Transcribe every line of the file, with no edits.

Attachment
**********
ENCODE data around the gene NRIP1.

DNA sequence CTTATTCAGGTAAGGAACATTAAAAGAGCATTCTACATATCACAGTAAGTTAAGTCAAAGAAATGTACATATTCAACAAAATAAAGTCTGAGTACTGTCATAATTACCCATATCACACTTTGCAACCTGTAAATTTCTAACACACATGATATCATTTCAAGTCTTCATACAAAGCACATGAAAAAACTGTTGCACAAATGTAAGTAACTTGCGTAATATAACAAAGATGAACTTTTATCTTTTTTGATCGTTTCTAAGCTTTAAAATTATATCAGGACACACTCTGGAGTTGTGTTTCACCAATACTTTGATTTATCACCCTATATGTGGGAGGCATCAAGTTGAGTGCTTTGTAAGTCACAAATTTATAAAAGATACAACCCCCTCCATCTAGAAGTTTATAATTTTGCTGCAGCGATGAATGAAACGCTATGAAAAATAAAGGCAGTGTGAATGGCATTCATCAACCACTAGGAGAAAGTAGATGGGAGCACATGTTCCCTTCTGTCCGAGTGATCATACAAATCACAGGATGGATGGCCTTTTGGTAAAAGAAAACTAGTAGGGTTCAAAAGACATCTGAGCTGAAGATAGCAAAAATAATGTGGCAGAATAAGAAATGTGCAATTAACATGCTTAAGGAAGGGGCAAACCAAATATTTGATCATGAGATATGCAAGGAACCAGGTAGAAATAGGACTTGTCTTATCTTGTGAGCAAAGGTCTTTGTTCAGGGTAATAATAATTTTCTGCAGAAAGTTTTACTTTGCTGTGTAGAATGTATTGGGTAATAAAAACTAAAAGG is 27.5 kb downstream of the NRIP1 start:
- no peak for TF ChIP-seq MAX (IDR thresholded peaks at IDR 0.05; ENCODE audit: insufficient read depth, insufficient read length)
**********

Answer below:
ENCODE data around the gene NRIP1.

DNA sequence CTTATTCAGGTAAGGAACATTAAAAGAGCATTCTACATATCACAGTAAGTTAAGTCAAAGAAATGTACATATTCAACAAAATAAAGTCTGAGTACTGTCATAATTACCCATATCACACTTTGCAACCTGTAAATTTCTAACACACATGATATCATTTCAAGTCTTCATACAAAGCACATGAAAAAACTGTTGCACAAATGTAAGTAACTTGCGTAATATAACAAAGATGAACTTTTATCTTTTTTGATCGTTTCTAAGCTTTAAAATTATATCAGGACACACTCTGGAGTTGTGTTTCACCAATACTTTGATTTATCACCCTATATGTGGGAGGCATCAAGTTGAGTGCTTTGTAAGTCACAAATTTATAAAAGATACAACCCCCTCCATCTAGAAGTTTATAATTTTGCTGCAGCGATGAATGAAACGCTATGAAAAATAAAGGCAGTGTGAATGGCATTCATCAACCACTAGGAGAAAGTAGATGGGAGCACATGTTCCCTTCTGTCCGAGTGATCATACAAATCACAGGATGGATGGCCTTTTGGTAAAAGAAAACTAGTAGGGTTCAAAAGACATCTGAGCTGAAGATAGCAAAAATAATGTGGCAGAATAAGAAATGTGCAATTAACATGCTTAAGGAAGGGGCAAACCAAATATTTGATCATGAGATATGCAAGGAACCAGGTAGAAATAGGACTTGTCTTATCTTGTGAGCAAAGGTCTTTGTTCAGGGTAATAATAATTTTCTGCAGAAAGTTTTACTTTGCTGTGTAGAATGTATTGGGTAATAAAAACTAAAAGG is 27.5 kb downstream of the NRIP1 start:
- no peak for TF ChIP-seq MAX (IDR thresholded peaks at IDR 0.05; ENCODE audit: insufficient read depth, insufficient read length)